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Fig. 3. Effect of IL dosage on the physical properties of the recycled fibers; pretreatment was conducted at a moisture content of 65% at 60 °C for 60 min

Effect of Temperature

The dissolution and regeneration rates of fibers increased at high temperatures, and degradation also occurred at the same time. A high pretreatment temperature led to severe fiber degradation with a decrease of physical strength and fiber quality. When the temperature was increased from 60 to 80 °C, the physical properties increased substantially (Fig. 4). However, reduction in physical properties was observed when the pretreatment temperature was increased to 90 °C.

Comparisons were made between different ionic liquids (Table 1). It can be seen from Table 1 that, compared to the control group, the freeness, tensile index, tearing index, and bursting index were improved 43.32%, 32.45%, 46.47%, and 56.95%, respectively, and the folding resistance was increased to 10 times that of the control. The ionic liquid pretreatment might decrease fiber shortening or fiber curl, allowing for more bonding sites. In addition, fiber width increased as a result of fiber swelling. Compared to [AMIM]Cl and [BMIM]Cl, improvement of recycled fibers was achieved at lower [EMIM]DMP dosage and temperature. The order of physical properties increase was as follows: [EMIM]DMP > [AMIM]Cl > [BMIM]Cl. After [EMIM]DMP pretreatment, the fiber length and width had been increased by 4.50% and 3.03%, respectively, whereas the fines content decreased by 10.20% relative to the control. The effect of [EMIM]DMP was more favorable than that of other two ILs in reducing brittleness and improving physical properties.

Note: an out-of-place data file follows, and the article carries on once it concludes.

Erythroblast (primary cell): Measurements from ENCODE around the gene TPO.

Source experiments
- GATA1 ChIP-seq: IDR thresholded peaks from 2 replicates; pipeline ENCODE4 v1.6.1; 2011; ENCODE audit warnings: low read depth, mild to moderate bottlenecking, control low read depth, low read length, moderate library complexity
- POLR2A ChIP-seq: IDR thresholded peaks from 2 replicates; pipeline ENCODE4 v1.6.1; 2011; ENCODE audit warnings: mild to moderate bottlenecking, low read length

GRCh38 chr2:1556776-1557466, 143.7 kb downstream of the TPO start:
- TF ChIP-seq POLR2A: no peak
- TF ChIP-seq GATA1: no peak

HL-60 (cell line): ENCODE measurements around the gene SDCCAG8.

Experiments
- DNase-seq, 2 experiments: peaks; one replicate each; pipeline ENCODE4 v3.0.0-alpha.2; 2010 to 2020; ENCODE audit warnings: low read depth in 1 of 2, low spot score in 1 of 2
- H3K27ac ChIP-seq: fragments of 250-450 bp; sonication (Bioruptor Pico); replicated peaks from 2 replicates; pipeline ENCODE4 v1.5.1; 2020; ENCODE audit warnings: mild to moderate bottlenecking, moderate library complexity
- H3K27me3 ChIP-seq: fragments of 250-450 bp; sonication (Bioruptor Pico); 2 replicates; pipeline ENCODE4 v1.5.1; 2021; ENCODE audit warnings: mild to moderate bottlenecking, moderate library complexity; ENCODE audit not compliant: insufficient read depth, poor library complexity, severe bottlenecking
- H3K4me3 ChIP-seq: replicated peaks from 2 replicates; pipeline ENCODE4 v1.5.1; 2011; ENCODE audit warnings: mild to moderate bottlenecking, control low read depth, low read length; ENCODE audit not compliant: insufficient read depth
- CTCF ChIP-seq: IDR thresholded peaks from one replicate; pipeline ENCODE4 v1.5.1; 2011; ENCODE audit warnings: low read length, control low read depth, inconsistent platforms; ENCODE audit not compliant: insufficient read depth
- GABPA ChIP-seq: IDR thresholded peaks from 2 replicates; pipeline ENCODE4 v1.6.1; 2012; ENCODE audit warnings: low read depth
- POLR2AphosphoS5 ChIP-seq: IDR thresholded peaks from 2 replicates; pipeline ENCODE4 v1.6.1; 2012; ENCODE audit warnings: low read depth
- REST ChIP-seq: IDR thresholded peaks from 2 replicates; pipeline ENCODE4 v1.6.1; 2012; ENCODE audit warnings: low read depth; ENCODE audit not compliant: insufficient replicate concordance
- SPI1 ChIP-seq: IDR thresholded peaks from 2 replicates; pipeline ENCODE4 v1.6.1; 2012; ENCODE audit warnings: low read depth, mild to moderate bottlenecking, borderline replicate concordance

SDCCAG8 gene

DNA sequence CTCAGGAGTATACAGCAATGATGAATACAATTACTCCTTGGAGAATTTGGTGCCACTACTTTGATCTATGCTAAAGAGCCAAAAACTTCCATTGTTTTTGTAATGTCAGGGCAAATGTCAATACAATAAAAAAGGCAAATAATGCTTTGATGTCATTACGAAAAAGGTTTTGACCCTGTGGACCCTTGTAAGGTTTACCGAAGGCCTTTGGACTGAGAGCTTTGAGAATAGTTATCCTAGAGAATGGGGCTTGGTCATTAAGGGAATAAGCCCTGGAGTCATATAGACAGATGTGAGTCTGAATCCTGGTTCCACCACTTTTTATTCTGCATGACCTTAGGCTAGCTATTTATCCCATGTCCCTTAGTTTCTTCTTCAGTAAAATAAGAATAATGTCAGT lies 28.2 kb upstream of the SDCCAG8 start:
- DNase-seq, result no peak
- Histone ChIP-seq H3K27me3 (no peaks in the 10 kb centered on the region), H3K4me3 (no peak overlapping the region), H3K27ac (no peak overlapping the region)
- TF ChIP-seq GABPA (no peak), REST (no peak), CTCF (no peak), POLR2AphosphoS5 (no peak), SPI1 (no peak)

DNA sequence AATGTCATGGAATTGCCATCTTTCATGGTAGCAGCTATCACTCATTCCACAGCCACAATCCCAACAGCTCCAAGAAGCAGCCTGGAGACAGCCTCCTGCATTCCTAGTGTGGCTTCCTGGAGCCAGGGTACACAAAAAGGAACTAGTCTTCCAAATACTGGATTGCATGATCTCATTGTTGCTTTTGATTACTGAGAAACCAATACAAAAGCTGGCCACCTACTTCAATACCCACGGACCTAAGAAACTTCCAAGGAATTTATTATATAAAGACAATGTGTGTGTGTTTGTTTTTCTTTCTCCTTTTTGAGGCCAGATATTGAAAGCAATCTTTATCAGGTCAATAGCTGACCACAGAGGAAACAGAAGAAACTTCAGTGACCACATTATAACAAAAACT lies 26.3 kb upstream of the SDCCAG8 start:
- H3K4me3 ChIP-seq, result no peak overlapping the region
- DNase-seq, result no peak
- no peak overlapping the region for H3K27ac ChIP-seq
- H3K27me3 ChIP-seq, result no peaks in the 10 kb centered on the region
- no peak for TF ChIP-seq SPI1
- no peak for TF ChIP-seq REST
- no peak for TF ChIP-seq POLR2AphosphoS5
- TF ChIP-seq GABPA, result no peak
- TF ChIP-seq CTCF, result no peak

Fig. 4. Effect of temperature on physical properties; the pretreatment was conducted at a moisture content of 65% for 60 min with an [EMIM]DMP dosage of 20 wt-%

Table 1. Physical Properties of Handsheets Pretreated with Various ILs

Infrared Spectroscopy

FT-IR spectra were used to identify changes in the functional groups of the recycled fibers (Fig. 5). The peak of C=C stretching vibration in benzene occurs at 1510 cm-1, which was unchanged after IL pretreatment, so it was selected as the internal standard. Correspondingly, the absorbance of the other peaks were expressed relative to the absorbance at 1510 cm-1 (Yang et al. 2013). Compared to the control group, the relative absorbance of the band at 3404 cm-1 increased 4.50%, which indicated a high level of exposed hydroxyls to promote fiber bonding and ultimately addressing the adverse effects of brittleness. A comparison of the samples revealed that minor chemical changes occurred during ILs pretreatment process.